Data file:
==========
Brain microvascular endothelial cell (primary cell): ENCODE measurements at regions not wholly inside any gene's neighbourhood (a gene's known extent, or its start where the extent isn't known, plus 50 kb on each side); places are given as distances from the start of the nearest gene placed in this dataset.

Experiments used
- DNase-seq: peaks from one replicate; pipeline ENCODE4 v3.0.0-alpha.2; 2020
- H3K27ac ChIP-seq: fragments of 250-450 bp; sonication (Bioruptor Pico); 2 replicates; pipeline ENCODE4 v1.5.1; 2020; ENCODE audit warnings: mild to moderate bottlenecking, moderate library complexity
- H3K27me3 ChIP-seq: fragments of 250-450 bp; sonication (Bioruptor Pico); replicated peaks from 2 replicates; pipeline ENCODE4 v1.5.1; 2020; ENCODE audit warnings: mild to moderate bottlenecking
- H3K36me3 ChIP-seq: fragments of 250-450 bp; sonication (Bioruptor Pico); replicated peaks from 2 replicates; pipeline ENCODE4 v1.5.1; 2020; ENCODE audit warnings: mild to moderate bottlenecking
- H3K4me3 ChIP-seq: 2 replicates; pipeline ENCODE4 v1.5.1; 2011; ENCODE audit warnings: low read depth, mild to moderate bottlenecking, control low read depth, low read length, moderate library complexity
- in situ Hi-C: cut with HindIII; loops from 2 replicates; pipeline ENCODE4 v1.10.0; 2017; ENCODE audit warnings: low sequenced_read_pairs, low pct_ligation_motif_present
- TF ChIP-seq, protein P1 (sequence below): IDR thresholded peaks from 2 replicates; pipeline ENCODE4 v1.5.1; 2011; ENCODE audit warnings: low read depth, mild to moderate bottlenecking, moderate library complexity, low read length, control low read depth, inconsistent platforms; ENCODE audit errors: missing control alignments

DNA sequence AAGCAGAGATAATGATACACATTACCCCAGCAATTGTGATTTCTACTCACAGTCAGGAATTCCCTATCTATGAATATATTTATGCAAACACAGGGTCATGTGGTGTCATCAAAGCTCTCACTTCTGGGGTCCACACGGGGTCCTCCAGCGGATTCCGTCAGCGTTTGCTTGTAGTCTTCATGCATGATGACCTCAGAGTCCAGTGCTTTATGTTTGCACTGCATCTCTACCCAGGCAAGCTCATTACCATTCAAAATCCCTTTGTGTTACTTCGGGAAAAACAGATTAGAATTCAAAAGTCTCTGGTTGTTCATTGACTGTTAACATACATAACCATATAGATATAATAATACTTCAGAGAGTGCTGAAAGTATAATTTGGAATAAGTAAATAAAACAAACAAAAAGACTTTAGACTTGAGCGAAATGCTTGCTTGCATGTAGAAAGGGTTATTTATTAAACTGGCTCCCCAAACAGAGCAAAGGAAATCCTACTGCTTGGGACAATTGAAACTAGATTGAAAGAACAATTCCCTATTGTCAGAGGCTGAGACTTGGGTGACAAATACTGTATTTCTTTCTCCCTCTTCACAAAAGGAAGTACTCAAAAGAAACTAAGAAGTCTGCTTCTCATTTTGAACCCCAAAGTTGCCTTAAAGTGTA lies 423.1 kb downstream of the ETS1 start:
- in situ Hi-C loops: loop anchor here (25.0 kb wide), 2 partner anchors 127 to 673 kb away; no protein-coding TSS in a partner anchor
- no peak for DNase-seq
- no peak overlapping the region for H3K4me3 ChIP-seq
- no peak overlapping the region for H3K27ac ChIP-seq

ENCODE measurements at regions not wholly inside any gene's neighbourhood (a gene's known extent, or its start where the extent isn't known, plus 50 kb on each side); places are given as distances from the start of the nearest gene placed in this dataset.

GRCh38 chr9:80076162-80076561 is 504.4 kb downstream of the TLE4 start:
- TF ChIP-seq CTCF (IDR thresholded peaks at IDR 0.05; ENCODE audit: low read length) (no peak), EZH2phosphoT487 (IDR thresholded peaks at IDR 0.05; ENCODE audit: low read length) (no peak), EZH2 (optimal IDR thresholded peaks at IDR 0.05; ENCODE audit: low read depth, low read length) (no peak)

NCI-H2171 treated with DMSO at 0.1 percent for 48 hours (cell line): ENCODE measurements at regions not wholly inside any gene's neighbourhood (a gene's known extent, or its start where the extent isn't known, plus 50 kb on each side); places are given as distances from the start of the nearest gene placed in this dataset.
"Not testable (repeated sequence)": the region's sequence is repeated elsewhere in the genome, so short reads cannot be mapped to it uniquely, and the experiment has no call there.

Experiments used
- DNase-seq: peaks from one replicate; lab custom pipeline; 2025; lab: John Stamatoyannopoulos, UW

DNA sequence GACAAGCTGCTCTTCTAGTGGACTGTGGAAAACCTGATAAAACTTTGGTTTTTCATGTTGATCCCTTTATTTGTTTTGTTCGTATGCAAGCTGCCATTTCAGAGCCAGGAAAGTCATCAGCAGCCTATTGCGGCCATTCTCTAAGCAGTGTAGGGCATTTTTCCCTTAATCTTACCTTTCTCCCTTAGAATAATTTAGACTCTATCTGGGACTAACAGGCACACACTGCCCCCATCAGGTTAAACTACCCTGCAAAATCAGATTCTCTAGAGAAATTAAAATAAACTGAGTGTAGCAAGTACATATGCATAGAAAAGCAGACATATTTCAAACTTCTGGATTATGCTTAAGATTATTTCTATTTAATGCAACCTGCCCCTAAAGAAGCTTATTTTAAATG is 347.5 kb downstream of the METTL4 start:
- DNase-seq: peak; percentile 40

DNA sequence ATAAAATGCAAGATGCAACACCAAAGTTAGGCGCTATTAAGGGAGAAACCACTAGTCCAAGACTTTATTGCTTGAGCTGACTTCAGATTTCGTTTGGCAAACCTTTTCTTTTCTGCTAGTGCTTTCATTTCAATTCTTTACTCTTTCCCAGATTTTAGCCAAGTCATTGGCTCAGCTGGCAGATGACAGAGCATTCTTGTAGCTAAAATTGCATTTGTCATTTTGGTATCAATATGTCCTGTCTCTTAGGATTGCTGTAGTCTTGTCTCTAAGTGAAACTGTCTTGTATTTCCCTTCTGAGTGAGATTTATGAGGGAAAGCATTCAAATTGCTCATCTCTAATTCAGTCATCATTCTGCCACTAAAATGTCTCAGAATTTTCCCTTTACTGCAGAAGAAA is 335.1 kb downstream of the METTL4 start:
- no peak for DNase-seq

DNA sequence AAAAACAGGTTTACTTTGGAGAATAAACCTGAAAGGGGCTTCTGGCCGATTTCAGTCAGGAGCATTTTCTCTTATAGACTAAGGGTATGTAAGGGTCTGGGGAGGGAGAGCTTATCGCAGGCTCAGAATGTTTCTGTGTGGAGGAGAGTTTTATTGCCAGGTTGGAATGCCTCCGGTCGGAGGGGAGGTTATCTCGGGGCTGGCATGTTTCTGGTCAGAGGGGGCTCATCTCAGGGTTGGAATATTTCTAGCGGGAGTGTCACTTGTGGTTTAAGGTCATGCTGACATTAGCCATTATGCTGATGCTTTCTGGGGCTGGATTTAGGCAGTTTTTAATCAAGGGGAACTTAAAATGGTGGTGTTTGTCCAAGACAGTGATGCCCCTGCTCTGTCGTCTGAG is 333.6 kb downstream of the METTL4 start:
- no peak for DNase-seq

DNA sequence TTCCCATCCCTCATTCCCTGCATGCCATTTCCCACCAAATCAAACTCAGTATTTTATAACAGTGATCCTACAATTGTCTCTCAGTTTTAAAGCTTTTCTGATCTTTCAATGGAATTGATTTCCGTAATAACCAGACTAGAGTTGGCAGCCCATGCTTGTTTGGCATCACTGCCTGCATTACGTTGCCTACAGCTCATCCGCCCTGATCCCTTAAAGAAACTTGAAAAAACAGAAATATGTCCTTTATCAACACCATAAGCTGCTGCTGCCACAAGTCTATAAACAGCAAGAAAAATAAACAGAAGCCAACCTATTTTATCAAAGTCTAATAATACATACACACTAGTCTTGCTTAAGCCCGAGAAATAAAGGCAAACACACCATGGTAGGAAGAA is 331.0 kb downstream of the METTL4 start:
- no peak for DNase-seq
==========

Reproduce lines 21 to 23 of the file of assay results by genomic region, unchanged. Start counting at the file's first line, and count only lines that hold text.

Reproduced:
- DNase-seq: peaks from one replicate; lab custom pipeline; 2025; lab: John Stamatoyannopoulos, UW

DNA sequence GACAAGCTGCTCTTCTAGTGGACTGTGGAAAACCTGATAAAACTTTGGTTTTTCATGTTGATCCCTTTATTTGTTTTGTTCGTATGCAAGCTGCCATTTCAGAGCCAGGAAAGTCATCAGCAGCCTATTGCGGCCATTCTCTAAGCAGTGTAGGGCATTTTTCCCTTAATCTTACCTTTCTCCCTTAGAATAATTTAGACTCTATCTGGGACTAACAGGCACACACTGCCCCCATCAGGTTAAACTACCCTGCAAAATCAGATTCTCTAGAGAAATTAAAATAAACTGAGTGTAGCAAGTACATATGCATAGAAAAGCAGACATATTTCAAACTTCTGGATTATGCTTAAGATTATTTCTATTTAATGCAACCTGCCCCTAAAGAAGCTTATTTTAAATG is 347.5 kb downstream of the METTL4 start:
- DNase-seq: peak; percentile 40